Note: I wrote this just before leaving The Motley Fool. I had so much fun working on product there and I’m still incredibly proud of the work we did together. Something I’ve become excited about in the past year is increasing users’ self-esteem, especially in situations where they wouldn’t normally expect it. From retail to investing, it’s a small but high-impact way to increase user satisfaction and delight. Even things
Hurricane Harvey was the first time I’ve ever participated in the civilian response to a natural disaster, and I learned a lot in the process. My husband and I made a map that showed tweets of people wanting to be rescued (previously housed at harvey.geocod.io, but since taken down out of respect for victims’ privacy). By the time Harvey left the Texas coast, it had logged over 1,800 requests for
“Launching & Scaling Your Side Project” at Laracon 2017.
In the penultimate Laracon Session, Jake and Michael are joined by husband and wife tag-team speakers Michele and Mathias Hansen to talk about launching and scaling a side project, along with your regular dose of Laravel framework and community news.
This past week, I had the fortune of co-presenting a talk at Laracon in NYC on Launching and Scaling a Side Project. It was my first time speaking at a conference, and since I lived to tell the tale, I figured I’d share what I learned in the process. 1. Deckset is awesome, use it. I resisted. I normally make slides in Google Slides, but my co-presenter, my husband, insisted on
It is a rare and special book that helps you with how to think in addition to what to think. And the more I work in product, the more I realize the importance of honing cognitive skills in the form of frameworks and mental models as a way to structure the information and world around me to ultimately find opportunities. Each of these books has given me a unique perspective on the world and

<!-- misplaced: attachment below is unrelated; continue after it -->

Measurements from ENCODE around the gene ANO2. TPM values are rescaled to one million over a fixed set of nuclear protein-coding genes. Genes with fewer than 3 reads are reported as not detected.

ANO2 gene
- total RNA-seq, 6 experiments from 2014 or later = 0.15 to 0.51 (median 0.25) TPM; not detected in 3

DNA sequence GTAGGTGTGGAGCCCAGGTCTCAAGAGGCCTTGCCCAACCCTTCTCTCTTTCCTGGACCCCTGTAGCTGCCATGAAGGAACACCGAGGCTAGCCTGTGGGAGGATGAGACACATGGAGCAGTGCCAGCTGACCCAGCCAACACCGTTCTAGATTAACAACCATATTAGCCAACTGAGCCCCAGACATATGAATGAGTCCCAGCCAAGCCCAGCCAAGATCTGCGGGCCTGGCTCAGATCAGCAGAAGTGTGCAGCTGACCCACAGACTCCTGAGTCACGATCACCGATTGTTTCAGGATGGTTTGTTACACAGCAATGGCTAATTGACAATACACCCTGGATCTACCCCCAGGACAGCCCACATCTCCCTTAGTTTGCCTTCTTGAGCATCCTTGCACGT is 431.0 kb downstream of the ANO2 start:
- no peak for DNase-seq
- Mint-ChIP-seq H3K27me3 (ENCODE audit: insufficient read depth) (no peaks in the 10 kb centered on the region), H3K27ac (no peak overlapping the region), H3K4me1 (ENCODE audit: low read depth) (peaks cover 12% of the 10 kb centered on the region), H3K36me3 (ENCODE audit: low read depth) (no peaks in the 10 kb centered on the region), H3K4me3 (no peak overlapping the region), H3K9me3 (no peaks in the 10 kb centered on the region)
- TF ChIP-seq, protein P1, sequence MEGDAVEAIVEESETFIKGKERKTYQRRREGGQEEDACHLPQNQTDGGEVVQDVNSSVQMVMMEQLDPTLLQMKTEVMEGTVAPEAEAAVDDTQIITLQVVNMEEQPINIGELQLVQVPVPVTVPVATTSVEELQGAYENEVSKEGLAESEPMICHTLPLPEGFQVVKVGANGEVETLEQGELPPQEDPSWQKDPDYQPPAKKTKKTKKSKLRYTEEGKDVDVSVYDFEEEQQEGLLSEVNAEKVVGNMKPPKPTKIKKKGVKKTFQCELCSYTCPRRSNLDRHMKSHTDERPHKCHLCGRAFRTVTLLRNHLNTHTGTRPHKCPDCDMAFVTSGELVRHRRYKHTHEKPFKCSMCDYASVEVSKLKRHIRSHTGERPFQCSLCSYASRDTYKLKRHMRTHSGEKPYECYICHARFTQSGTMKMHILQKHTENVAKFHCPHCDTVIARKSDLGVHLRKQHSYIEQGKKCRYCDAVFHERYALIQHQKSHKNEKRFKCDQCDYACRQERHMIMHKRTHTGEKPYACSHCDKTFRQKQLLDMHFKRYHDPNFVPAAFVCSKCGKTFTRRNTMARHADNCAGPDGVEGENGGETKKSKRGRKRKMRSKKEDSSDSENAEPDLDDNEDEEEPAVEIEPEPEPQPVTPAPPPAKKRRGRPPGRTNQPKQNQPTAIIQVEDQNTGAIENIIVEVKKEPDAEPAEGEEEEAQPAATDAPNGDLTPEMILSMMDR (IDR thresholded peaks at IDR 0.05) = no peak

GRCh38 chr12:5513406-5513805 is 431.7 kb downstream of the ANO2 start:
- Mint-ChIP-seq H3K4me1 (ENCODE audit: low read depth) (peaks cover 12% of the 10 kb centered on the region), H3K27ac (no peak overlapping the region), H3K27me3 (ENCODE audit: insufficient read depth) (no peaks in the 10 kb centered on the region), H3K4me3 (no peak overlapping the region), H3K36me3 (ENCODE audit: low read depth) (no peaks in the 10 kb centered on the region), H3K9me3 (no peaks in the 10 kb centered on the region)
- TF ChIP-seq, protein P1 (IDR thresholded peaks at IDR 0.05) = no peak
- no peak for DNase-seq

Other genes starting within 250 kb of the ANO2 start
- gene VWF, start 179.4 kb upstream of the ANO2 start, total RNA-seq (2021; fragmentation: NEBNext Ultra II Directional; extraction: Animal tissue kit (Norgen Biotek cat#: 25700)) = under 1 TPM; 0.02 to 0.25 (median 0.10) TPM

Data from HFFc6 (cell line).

The DC Metro system is an unenviable product to have to fix. For years, the system was reliably unreliable and could be a downright unpleasant experience even when it was supposedly functioning as normal: delays, outages, overcrowding during rush hour, and a lack of air conditioning on trains during DC’s blistering hot summers were all par for the course. The Metro’s problems are so bad that there’s a Twitter account
I recently ran a user feedback survey that exposed a flaw in my thinking — and resulted in a completely unexpected product change. The survey’s intended goal was to aid in developing a deeper understanding of the various use cases customers have for Geocodio and features that might help them more efficiently complete those activities. I also put in a general feedback field for open ended thoughts on the service,
About two years ago, I switched industries from political consulting to financial services. I had a somewhat notable lack of experience in finance — I’d never even bought a stock before — and so I embarked on a quest to learn as much as possible about the stock market. The result has been about two years of non-stop reading, and I’ve learned a lot along the way. If I were doing it all
If there’s anything product people love, it’s problems — solving problems, finding problems, uncovering problems. We just love problems. And there are lots of great frameworks for researching customer experiences to help uncover problems. Yet, no framework can ever tell you what the problem is. So when you’re staring at a sea of Post-Its and knee deep in a spreadsheet, how do you determine where the problem is and what you should focus